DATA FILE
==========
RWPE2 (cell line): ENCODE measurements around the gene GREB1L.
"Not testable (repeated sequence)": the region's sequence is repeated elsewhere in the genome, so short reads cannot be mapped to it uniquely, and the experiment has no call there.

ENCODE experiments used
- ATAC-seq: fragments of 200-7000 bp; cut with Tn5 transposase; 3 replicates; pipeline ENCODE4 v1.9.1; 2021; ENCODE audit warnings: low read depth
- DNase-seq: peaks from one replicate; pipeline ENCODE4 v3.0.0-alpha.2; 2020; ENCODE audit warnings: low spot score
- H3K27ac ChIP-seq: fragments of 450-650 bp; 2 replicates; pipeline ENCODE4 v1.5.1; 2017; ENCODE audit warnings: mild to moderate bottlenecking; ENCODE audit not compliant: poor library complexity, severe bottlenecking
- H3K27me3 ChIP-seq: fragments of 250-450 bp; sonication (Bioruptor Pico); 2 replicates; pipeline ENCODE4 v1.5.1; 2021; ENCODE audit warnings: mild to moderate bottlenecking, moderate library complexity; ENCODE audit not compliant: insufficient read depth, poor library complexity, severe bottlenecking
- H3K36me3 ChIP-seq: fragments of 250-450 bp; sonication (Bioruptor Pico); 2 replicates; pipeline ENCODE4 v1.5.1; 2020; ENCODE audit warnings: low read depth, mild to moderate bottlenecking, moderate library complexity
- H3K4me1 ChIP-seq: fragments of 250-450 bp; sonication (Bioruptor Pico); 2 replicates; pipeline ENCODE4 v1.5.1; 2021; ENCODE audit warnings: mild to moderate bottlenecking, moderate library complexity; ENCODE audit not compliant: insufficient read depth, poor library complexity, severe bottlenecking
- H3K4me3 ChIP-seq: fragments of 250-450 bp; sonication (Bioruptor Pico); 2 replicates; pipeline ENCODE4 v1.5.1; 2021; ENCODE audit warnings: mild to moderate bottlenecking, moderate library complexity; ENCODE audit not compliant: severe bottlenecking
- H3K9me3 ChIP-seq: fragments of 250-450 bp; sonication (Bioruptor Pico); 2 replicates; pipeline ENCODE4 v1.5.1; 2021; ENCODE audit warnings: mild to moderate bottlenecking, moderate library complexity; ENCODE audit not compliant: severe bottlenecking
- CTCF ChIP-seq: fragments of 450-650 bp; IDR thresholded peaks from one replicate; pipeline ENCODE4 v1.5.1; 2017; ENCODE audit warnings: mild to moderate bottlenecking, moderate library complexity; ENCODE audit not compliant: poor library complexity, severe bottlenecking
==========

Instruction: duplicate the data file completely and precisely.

RWPE2 (cell line): ENCODE measurements around the gene GREB1L.
"Not testable (repeated sequence)": the region's sequence is repeated elsewhere in the genome, so short reads cannot be mapped to it uniquely, and the experiment has no call there.

ENCODE experiments used
- ATAC-seq: fragments of 200-7000 bp; cut with Tn5 transposase; 3 replicates; pipeline ENCODE4 v1.9.1; 2021; ENCODE audit warnings: low read depth
- DNase-seq: peaks from one replicate; pipeline ENCODE4 v3.0.0-alpha.2; 2020; ENCODE audit warnings: low spot score
- H3K27ac ChIP-seq: fragments of 450-650 bp; 2 replicates; pipeline ENCODE4 v1.5.1; 2017; ENCODE audit warnings: mild to moderate bottlenecking; ENCODE audit not compliant: poor library complexity, severe bottlenecking
- H3K27me3 ChIP-seq: fragments of 250-450 bp; sonication (Bioruptor Pico); 2 replicates; pipeline ENCODE4 v1.5.1; 2021; ENCODE audit warnings: mild to moderate bottlenecking, moderate library complexity; ENCODE audit not compliant: insufficient read depth, poor library complexity, severe bottlenecking
- H3K36me3 ChIP-seq: fragments of 250-450 bp; sonication (Bioruptor Pico); 2 replicates; pipeline ENCODE4 v1.5.1; 2020; ENCODE audit warnings: low read depth, mild to moderate bottlenecking, moderate library complexity
- H3K4me1 ChIP-seq: fragments of 250-450 bp; sonication (Bioruptor Pico); 2 replicates; pipeline ENCODE4 v1.5.1; 2021; ENCODE audit warnings: mild to moderate bottlenecking, moderate library complexity; ENCODE audit not compliant: insufficient read depth, poor library complexity, severe bottlenecking
- H3K4me3 ChIP-seq: fragments of 250-450 bp; sonication (Bioruptor Pico); 2 replicates; pipeline ENCODE4 v1.5.1; 2021; ENCODE audit warnings: mild to moderate bottlenecking, moderate library complexity; ENCODE audit not compliant: severe bottlenecking
- H3K9me3 ChIP-seq: fragments of 250-450 bp; sonication (Bioruptor Pico); 2 replicates; pipeline ENCODE4 v1.5.1; 2021; ENCODE audit warnings: mild to moderate bottlenecking, moderate library complexity; ENCODE audit not compliant: severe bottlenecking
- CTCF ChIP-seq: fragments of 450-650 bp; IDR thresholded peaks from one replicate; pipeline ENCODE4 v1.5.1; 2017; ENCODE audit warnings: mild to moderate bottlenecking, moderate library complexity; ENCODE audit not compliant: poor library complexity, severe bottlenecking